In the heart of Kalmar, in south-east Sweden, Linnéuniversity unites the city’s study environments and teaching activities near the harbor front. In the maritime environment, the university stands out with its profile as an ecological, economically and socially sustainable building. The campus project comprises four faculties and include new buildings, renovation of several existing functions, a canteen and a library placed around a new unifying courtyard. The university is accessed via several entrances to each building, and the social space of the communal square continues inside in an atrium of double height. The atrium is the university’s large communal space, serving as a venue for social events, exhibitions and performances. The varying heights of the complex creates a sense of human scale in the large campus area. The small-scale architecture of the project draws references to the older parts of Kalmar, while the taller buildings establish a connection to the existing university buildings that house laboratories and Kalmar Maritime Academy.
A sustainable university in human size
We have placed campus around a shielded courtyard that connects campus with the harbor of Kalmar. The courtyard is shaped like a half circle with amfi seating and a direct acces to the inner atrium. In that way, we create a subtle transition between inside and outside with room for social happenings. There have in example been thrown concerts in relation to Pride and events for future students. In addition to that, the architecture supports the profile of Linnéuniversity as a green campus. The architecture is created with a sustainable focus on the ecological, economical and social print on the surroundings. Inside, trees create a fresh interior climate while supporting a great social environment as a place for gathering. The geometry of the building is optimized in relation to the sun and the moving sunlight throughout the day. This creates great daylight conditions for the learning environment and minimize unnecessary heat from direct sunlight. Solar panels on the roof support the energy consumption in the building and was already used when constructing the building, so that the energy used on the construction site came from the sun. Beside solar panels, green roofs contributes to a biodiverse neighborhood. The building is certified LEED gold.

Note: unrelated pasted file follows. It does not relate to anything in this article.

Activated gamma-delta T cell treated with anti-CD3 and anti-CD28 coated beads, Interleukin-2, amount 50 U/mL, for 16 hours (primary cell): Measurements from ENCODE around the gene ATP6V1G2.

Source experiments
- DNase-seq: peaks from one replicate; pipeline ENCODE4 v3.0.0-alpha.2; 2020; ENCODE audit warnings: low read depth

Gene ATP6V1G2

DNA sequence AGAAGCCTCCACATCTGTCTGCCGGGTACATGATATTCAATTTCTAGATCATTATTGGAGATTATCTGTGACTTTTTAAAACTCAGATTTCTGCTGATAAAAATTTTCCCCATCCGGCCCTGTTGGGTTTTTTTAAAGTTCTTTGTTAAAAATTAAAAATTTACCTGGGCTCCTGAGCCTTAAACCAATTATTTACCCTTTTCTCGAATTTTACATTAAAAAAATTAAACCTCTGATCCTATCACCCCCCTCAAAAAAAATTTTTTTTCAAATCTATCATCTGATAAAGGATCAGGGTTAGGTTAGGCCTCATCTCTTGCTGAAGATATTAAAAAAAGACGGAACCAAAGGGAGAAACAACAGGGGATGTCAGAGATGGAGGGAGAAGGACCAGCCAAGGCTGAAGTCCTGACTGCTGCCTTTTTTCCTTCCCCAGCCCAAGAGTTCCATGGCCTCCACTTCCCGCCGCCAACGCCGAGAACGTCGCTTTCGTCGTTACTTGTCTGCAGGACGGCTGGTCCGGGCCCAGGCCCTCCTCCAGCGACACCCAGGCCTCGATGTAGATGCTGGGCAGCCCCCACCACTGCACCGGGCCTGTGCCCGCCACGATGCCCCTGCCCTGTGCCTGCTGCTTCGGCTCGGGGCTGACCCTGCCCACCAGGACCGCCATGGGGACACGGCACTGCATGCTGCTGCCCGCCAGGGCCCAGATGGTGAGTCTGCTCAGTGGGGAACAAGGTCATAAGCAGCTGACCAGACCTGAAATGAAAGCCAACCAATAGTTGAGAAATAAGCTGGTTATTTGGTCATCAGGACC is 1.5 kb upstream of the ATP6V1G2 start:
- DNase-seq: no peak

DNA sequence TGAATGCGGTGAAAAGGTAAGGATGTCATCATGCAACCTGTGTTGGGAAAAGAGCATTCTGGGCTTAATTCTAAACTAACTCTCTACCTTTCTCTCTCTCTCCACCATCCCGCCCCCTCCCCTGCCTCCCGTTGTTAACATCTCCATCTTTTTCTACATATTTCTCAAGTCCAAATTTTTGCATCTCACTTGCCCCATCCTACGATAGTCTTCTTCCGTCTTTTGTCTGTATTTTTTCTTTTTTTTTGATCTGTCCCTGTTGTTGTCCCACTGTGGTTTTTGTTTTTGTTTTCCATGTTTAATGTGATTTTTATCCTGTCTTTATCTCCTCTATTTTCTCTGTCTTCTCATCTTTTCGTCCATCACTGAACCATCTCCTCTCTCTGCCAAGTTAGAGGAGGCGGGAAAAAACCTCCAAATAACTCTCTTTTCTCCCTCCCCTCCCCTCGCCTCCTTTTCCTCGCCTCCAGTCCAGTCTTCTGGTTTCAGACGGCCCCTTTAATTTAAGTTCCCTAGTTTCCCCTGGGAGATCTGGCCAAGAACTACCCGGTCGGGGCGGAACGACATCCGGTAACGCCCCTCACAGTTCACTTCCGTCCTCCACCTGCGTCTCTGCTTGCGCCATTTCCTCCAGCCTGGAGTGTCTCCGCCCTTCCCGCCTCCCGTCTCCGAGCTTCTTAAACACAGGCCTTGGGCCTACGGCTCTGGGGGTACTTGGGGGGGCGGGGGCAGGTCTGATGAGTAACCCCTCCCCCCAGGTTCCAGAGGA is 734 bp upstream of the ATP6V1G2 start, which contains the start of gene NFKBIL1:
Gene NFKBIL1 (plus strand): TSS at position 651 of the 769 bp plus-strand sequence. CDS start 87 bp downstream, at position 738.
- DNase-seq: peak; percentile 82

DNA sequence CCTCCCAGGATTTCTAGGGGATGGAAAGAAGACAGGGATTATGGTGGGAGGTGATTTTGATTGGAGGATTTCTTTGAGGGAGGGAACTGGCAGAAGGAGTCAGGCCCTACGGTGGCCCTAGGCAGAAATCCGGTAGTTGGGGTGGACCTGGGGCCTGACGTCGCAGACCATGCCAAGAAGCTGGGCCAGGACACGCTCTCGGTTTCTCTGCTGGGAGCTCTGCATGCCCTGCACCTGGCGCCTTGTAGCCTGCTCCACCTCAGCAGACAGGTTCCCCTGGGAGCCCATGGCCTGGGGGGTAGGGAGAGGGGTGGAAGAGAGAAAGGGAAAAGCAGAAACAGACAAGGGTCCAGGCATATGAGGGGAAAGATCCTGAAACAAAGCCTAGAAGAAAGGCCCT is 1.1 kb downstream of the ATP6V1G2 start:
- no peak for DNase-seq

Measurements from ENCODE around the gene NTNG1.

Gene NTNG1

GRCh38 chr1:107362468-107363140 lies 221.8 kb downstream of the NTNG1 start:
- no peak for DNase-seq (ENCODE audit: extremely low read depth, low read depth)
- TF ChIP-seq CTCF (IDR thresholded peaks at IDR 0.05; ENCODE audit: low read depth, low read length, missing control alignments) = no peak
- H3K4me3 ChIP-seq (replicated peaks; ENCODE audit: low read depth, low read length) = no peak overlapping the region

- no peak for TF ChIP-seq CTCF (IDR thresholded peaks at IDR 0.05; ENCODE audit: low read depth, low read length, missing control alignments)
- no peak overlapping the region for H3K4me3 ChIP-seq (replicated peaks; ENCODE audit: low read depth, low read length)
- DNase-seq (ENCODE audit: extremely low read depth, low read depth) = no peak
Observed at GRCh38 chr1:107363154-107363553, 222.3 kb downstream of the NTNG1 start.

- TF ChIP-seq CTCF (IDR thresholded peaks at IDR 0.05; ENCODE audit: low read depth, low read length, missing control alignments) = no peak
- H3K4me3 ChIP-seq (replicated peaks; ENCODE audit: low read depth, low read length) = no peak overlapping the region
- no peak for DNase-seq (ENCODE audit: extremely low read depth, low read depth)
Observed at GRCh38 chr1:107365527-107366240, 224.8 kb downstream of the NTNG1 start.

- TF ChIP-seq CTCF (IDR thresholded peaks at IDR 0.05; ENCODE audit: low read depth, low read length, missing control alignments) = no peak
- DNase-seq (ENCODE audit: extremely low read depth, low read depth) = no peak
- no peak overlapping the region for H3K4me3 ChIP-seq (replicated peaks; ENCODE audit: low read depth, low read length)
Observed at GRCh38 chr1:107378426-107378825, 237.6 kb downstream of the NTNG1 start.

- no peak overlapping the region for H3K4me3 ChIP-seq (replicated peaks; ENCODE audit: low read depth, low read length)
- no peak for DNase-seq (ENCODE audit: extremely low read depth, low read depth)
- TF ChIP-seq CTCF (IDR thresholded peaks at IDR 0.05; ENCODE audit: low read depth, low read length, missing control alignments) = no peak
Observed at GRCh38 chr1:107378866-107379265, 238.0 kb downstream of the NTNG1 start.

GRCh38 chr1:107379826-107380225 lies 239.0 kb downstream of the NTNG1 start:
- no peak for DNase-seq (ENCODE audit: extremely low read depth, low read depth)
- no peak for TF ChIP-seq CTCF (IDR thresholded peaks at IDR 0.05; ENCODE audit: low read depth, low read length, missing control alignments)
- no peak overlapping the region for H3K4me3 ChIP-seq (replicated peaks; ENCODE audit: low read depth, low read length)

How the project addresses the Sustainable Development Goals
In the project we have worked with issues related to the Sustainable Development Goals. However, the project was not designed to address the global goals, as it was created before the goals were adopted by the UN.
We have worked with issues related to: SDG 3: Health and well-being, SDG 4: Quality education, SDG 8: Decent jobs and economic growth and SDG 17: Partnerships for goals.
- Svea Fastigheter, Sweden
- 22.000 m²
- Kalmar, Sweden
- Tema Architecture & Landscape, WSP Group, Týrens
- Niels Nygaard, Linné University
- Linné University, Kalmar